John Gill commented on this verse saying, “If we believe not, yet he abideth faithful,…. The Syriac and Ethiopic versions read, “if we believe not him.” This may be understood, either of such who are altogether destitute of faith, who do not believe in Christ at all; and particularly do not believe what was just now said concerning his denying such that deny him, but mock and scoff at his coming, and at a future judgment: this unbelief of theirs will not make void his faith or faithfulness; see Romans 3:3, he will abide faithful to his word of threatening; and what he says in Mr 16:16 will be found to be an everlasting truth: or it may be understood of true believers, whose faith sometimes is very low, as to its exercise on Christ, and with reference to their future glory and happiness; but Christ is faithful to all his, covenant engagements for them, to bring them to glory, and to every word of promise concerning their happiness, and to every branch of the faithful saying above mentioned; and he is ever the same in his love to them, and in the efficacy of his blood, righteousness, and sacrifice; and his salvation is an everlasting and unchangeable one; nor do the saints’ interest in it, and security by it, depend upon their acts of believing, or their frames, but upon the firmness and unchangeableness of Christ, the object of faith.

        He cannot deny himself; he cannot go contrary to his word; that would be to act contrary to his nature and perfections, and would be a denying of himself, which is not possible; wherefore his faithfulness will never fail, even though, the faith of his people does, as to the exercise of it.”

        Scripture is clear that there will be a change in a convert’s life. No change means no salvation happened, they didn’t repent. Also, just like Jesus’ parable of the soils. Some looked saved, but fell away because there was no genuine conversion. John tells us in I John that if anyone loves the world the love of the Father is not in him. He also says, “If we say that we have fellowship with him, and walk in darkness, we lie, and do not the truth”.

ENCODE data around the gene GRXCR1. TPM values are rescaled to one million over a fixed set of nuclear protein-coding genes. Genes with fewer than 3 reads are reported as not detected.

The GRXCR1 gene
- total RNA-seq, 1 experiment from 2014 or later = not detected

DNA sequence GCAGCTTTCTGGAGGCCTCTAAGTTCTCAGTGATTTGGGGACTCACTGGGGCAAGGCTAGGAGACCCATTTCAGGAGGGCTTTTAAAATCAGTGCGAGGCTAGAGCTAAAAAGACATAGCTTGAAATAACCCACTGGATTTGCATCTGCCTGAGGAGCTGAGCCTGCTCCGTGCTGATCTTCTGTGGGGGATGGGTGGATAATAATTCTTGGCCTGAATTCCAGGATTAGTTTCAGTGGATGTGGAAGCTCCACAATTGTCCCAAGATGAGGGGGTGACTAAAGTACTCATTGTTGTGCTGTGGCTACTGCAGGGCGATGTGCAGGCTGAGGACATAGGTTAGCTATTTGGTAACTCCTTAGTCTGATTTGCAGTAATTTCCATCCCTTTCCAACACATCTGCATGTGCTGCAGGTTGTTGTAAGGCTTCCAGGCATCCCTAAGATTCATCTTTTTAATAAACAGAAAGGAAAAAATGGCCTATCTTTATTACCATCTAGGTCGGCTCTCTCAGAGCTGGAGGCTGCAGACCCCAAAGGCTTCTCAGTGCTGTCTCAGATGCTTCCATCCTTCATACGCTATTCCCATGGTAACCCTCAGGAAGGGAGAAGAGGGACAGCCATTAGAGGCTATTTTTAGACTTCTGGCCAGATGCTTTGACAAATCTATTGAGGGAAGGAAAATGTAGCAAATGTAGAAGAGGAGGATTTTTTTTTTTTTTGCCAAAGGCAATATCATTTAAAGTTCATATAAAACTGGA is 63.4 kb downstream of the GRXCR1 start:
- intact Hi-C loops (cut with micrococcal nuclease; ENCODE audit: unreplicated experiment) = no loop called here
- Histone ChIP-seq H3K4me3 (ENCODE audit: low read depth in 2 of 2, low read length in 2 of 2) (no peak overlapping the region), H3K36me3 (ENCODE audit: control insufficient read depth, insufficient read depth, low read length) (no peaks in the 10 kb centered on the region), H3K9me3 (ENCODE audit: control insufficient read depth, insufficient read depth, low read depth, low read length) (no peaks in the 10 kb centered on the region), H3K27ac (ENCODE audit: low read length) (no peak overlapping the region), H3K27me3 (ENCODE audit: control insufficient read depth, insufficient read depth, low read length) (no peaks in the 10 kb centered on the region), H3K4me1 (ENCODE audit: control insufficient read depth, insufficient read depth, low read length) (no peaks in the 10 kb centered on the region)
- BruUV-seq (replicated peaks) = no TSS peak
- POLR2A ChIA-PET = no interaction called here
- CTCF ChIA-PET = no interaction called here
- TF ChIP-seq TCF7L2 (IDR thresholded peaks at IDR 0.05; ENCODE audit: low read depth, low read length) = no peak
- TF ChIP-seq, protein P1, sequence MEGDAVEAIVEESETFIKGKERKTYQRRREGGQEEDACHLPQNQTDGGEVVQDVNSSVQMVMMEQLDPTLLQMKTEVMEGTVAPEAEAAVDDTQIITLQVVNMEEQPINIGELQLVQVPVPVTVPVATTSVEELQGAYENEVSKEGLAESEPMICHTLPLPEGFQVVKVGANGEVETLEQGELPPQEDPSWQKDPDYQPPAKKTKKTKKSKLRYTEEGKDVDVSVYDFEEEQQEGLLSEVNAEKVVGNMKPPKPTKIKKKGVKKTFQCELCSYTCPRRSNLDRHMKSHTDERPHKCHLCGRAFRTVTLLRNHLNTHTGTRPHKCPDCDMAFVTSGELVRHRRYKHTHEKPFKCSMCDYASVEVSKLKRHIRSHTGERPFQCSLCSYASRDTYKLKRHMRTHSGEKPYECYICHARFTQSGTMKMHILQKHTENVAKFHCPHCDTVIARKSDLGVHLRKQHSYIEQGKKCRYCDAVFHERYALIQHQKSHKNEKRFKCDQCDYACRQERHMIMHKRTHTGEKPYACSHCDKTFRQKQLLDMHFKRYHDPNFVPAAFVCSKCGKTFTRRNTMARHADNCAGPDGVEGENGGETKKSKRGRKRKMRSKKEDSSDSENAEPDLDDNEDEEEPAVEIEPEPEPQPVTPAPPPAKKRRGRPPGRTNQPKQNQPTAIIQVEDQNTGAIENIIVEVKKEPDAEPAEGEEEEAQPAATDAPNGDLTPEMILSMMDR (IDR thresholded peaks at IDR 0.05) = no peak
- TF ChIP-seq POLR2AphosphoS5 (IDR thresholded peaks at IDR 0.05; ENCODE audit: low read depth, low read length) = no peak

We must be careful in this verse. For if you are saying that God is faithful and will not deny Himself in saving us regardless of our faith that could lead to Universalism. For if Jesus died for everyone then He will not deny Himself even in saving those who do not believe.
        If you say that we just have to believe once but not continue to believe then you negate the passages of Scripture that speak of enduring to the end. And you turn the prayer into something akin to baptismal regeneration – just say the words once and it’s done forever.
        It also could lead to antinomianism. This is a fundamental misunderstanding of grace. There is a little poem that says, “Free from the law,
        O blessed condition;
        We can sin all we want
        And still have remission.”
        To think that once I said the prayer I’m in and nothing else matters in terms of my eternal security shows that we were never saved.

        You may not be using this verse in that way, I am just trying to piece it with the context of the conversation and thinking it was stated in disagreement with what I said.